In response to the July 19 article, "Gulf region's newest pipeline: human trafficking": It is unfortunate to read about some Gulf states' treatment of Filipina workers.
While living in Geneva in the late 1990s, I met some Filipinas who had escaped from their employers in the Gulf region. Their stories were heart-rending. These women were educated, decent, loyal, and hardworking people who only wanted to provide the best for their families.
The Gulf region should seriously address human trafficking and prosecute abusive employers. It would be good to try to prevent this practice from the supply side as well.
Given that this has become the reality of our global economy, there should be an international convention that mandates countries to abide by principles of humane treatment of overseas workers.
Roqueña R. Domingo
Responding to the July 19 article, "Can we talk? The cellphone debate at 35,000 feet": I sincerely hope that common sense will prevail concerning using a cellphone while in flight.
As a frequent flier on several airlines, I find the few-hour flight a respite from the office being able to reach me, which allows me to catch up on reading and work e-mail - thanks to my laptop. And sometimes, yes, the flight is just a break in the action.
I abhor the idea of sitting trapped next to someone yammering away on their phone while I try to concentrate on a book or work or even just listen to music in relative quiet.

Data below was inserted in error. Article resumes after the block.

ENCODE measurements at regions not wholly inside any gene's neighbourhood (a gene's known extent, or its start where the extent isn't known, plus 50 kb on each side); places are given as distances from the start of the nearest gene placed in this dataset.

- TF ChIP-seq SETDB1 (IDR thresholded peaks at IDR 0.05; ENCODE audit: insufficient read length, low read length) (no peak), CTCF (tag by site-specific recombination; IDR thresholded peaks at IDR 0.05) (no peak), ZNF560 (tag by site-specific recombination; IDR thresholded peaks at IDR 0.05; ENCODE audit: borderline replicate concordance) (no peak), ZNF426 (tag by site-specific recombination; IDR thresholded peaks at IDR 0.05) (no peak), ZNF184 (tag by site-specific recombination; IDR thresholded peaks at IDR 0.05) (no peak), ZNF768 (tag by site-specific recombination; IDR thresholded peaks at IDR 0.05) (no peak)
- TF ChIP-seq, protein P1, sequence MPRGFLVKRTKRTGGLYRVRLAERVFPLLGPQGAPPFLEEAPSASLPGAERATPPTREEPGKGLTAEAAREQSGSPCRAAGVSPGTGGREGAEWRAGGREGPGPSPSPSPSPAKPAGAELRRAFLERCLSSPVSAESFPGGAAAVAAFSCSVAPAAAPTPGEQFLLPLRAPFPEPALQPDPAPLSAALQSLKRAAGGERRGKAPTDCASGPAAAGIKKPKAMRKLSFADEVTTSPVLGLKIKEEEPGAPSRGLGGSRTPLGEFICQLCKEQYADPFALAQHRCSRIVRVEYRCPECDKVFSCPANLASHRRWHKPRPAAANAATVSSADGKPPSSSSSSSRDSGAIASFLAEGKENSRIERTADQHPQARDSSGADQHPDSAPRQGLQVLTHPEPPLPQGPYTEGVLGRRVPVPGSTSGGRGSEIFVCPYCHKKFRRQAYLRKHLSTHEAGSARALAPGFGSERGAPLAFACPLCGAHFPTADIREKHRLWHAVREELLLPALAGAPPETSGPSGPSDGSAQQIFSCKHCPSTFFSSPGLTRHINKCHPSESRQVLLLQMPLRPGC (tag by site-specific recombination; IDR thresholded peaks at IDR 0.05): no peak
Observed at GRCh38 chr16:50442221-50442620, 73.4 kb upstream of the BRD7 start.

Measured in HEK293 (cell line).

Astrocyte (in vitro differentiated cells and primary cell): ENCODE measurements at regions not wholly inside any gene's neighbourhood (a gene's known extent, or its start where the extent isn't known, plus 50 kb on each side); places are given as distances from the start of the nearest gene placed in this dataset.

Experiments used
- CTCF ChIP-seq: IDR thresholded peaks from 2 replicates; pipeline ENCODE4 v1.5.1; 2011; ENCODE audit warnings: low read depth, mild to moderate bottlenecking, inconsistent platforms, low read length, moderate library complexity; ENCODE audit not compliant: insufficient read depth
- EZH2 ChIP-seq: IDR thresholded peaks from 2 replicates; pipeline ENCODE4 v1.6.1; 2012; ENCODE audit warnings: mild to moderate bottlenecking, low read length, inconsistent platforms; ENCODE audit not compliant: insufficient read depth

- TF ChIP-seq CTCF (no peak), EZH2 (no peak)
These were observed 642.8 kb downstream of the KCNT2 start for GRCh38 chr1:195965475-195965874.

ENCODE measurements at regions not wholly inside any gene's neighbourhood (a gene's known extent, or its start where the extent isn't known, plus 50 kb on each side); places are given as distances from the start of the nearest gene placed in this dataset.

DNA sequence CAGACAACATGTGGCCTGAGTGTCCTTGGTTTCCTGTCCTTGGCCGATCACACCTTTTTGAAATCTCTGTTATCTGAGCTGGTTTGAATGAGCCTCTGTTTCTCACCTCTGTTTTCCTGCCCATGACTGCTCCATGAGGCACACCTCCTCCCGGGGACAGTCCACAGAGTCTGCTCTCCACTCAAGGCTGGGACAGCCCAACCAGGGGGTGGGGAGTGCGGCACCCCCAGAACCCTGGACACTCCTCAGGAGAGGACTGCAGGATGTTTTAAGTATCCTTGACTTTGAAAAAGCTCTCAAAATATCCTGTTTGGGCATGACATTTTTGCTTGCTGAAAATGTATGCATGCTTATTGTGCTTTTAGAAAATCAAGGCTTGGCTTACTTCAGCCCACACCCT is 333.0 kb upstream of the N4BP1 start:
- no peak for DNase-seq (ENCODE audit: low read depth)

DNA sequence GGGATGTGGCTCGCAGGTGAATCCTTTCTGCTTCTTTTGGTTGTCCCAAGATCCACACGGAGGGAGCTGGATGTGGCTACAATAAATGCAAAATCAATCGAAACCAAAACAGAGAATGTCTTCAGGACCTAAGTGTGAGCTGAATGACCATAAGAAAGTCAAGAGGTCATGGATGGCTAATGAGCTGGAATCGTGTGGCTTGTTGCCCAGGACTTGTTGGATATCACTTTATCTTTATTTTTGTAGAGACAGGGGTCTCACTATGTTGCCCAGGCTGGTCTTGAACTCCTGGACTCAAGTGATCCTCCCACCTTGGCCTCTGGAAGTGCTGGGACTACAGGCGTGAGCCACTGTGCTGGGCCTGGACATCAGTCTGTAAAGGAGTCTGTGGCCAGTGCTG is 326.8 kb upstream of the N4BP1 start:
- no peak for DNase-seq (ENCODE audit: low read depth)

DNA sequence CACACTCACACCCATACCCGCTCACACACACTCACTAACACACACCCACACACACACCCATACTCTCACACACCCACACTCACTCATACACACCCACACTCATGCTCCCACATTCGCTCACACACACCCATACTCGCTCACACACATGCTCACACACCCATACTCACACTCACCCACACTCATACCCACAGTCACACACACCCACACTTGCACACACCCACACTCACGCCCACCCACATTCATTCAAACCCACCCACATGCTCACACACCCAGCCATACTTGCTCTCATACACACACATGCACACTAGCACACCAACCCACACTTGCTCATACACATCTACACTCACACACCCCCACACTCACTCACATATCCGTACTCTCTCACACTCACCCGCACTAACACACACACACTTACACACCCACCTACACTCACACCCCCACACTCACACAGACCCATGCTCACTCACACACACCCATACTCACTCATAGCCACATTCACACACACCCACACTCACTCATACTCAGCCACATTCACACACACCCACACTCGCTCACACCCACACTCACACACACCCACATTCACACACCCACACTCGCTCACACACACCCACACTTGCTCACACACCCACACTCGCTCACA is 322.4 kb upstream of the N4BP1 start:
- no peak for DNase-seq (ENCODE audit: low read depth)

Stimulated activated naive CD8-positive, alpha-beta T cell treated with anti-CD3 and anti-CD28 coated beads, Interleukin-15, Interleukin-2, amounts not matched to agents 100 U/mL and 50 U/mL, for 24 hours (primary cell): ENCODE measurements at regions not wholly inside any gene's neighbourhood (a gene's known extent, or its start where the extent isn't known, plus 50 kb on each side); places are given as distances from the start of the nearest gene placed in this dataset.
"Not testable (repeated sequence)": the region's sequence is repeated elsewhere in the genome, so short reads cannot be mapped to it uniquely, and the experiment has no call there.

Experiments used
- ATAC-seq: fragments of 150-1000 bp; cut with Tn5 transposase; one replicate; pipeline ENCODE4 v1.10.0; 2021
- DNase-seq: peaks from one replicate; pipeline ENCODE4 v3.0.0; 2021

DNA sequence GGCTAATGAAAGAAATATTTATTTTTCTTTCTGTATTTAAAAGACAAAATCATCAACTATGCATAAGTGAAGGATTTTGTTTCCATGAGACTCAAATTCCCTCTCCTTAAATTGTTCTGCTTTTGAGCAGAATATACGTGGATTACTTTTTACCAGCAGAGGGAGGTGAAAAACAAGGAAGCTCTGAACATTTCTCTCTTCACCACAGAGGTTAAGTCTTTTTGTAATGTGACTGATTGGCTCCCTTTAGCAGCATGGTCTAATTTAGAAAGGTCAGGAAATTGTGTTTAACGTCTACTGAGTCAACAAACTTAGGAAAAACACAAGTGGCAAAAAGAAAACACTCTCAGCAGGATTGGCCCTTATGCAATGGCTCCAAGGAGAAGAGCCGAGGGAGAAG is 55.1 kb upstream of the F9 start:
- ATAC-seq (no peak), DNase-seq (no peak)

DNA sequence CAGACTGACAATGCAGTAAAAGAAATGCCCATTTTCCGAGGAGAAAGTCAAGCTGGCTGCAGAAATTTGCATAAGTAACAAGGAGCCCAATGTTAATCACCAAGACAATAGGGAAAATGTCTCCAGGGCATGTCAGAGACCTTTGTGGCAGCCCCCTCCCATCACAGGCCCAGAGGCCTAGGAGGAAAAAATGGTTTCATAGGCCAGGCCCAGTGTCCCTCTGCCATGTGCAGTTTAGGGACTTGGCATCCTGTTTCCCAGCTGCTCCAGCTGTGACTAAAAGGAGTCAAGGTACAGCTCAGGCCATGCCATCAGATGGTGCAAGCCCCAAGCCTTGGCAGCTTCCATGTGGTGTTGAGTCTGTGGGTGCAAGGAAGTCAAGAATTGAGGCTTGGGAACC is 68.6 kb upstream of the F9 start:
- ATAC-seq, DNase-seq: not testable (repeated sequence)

Cellphone usage makes private conversations public because users seem to think their conversations are so important that they have to take place now, not later when at least a little more privacy is obtained.
David P. Smolik
I enjoyed the recent article on cellphones in planes, which discussed the annoyance many people express about other people's public conversations.
I couldn't help recalling a remark made by a friend of mine: "It's not the talking that bothers them, it's the fact that they can't hear the other end of the conversation!"
R. L. G. Atwood
Regarding the July 14 article, "The real first responders: citizens?": There is a training program in place, supported by the Federal Emergency Management Agency (FEMA), that helps to organize groups of citizens into Community Emergency Response Teams (CERT).
CERT training provides citizens with the knowledge and skills to be able to take care of themselves, their families, and their neighborhoods in cases where the usual government services are overburdened or delayed.
As a CERT member, you can help save a life.
Member, Huntington Beach CERT
Huntington Beach, Calif.
The violence in Iraq should be quelled more easily if more reports are written about the diversity and culture of Iraq, as found in the July 19 article, "Iraqi show jumpers get back in the saddle."
The media should report on examples of courage and attempts to live normal lives in Iraq, not so much on instances of violence - although we can't ignore it.
Violence begets violence and peace begets peace. Success begets more success.
So it is important that we read more about such things as the horseback riders who are motivated to succeed, hoping to one day compete again in the Olympics.
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